The biochip encompasses a wide variety of micro-electronic capabilities, including sensory enhancements, communications, and computing tasks. Rather than using a silicon or other metals as the basis for construction, the biochip uses biological materials for construction and workings. This includes the use of glucose and ATP for power, proteins for working structures, and DNA or the like as a storage medium.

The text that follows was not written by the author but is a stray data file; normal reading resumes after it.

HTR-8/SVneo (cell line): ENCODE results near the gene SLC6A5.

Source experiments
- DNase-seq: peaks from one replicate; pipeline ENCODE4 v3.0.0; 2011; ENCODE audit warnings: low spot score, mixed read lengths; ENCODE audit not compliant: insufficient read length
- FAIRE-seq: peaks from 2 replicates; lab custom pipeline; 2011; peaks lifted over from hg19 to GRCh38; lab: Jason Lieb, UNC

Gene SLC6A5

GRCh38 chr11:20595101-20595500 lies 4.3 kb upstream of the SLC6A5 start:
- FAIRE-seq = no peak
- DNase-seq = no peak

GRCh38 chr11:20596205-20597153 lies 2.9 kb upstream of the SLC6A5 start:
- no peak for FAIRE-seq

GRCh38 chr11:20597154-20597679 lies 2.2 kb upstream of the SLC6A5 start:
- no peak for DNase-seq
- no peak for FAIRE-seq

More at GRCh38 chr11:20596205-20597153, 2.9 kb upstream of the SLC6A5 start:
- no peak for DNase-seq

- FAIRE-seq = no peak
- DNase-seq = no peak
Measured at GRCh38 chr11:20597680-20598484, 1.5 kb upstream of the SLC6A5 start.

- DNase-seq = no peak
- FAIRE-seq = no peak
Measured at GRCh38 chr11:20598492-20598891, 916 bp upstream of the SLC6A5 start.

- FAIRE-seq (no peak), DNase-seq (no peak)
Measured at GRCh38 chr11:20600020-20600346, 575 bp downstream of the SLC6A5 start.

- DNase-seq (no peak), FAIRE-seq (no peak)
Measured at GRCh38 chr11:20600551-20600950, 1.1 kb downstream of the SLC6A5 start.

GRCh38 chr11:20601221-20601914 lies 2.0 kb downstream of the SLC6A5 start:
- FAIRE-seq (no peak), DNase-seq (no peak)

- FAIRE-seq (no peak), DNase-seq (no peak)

In general, biochips are inferior to the equivalent electronic counterparts. But in some specialized applications, the biochip version is superior. For example, implanted monitoring and treatment for specific medical conditions. The biochip is powered off the users own blood glucose, can manufacture the treatment regime directly, and administer it at need without requiring external monitoring or recharging.